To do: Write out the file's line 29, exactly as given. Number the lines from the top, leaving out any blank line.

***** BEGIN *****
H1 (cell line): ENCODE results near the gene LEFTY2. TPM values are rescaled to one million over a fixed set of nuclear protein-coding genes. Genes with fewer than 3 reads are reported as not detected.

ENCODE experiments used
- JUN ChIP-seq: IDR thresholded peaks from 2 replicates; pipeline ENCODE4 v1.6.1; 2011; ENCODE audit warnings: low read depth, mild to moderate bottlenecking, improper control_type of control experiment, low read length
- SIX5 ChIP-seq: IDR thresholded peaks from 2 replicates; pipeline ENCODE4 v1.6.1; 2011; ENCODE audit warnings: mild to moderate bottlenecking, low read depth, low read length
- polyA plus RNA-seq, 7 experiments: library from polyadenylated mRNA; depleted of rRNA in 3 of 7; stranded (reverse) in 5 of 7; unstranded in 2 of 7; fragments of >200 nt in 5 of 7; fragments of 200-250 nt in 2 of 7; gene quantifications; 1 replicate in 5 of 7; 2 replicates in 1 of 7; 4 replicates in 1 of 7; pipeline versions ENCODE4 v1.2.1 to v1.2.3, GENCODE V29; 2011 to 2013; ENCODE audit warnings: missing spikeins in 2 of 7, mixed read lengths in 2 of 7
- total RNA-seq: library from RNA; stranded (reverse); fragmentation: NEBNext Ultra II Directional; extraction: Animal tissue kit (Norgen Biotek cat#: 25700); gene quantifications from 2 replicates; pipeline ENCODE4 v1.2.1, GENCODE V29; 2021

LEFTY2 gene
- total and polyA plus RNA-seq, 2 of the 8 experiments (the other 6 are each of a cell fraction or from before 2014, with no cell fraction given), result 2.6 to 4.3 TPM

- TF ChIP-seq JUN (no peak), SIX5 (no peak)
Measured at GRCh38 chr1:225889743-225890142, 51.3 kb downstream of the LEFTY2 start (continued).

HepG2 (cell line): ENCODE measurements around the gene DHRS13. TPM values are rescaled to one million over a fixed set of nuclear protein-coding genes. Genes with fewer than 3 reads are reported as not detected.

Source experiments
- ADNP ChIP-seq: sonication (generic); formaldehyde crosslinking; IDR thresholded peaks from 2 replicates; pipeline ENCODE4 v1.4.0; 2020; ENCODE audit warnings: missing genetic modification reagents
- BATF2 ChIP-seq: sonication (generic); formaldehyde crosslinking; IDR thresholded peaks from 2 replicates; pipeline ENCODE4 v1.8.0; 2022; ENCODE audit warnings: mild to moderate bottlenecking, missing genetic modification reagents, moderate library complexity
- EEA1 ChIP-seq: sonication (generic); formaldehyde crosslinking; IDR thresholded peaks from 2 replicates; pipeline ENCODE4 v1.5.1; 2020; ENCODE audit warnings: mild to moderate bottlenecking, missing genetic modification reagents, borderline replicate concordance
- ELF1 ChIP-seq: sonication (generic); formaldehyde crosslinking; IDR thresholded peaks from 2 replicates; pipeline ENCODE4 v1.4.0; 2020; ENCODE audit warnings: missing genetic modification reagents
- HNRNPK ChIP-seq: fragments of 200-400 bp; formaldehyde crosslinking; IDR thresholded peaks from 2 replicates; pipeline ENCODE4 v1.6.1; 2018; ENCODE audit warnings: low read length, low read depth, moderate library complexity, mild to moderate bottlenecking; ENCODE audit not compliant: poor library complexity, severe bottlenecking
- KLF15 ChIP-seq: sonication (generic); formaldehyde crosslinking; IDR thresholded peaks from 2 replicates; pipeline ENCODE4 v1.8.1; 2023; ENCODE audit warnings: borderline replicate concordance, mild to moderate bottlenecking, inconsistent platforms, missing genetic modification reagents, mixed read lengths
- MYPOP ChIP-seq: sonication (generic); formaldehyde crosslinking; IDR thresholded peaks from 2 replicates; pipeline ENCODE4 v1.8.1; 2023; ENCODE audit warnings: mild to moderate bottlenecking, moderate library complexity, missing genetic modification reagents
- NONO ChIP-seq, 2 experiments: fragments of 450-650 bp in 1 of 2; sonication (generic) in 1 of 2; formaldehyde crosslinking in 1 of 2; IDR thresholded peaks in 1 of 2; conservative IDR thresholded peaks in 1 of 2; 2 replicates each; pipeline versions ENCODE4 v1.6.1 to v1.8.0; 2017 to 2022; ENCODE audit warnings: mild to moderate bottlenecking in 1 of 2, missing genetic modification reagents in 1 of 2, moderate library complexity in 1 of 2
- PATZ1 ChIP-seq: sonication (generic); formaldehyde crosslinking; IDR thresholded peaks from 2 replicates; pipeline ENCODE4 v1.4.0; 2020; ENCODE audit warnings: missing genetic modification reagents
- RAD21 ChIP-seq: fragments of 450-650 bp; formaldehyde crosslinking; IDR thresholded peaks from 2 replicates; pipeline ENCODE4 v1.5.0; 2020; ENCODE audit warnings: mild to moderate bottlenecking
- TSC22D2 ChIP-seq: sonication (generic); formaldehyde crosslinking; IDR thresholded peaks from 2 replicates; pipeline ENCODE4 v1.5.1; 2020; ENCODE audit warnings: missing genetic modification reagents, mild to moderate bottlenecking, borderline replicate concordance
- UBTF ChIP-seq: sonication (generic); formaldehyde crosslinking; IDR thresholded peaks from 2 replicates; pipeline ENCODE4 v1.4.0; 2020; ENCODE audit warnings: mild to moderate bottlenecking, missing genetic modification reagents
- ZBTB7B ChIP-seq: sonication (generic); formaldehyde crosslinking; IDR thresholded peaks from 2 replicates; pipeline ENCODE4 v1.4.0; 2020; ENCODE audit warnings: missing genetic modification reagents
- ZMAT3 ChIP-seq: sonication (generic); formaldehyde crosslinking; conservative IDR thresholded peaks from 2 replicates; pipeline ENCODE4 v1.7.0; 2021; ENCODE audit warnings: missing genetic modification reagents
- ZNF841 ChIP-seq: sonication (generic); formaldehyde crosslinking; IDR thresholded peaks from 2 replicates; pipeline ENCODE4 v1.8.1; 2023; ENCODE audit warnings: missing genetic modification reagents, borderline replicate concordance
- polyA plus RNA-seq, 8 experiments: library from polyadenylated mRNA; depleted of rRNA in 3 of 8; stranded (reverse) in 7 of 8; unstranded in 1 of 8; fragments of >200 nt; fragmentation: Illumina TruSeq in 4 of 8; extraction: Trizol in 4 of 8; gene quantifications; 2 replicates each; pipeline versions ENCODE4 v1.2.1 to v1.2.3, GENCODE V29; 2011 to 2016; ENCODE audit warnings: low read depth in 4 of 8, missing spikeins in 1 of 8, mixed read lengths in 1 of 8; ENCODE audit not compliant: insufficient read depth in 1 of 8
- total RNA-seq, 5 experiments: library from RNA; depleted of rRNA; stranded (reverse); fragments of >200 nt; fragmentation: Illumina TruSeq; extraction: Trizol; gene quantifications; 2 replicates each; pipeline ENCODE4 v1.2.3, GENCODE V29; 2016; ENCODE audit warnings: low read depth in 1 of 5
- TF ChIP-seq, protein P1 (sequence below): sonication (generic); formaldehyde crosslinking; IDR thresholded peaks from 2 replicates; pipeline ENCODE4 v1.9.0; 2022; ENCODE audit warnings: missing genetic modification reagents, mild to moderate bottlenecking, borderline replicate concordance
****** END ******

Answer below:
- total RNA-seq, 5 experiments: library from RNA; depleted of rRNA; stranded (reverse); fragments of >200 nt; fragmentation: Illumina TruSeq; extraction: Trizol; gene quantifications; 2 replicates each; pipeline ENCODE4 v1.2.3, GENCODE V29; 2016; ENCODE audit warnings: low read depth in 1 of 5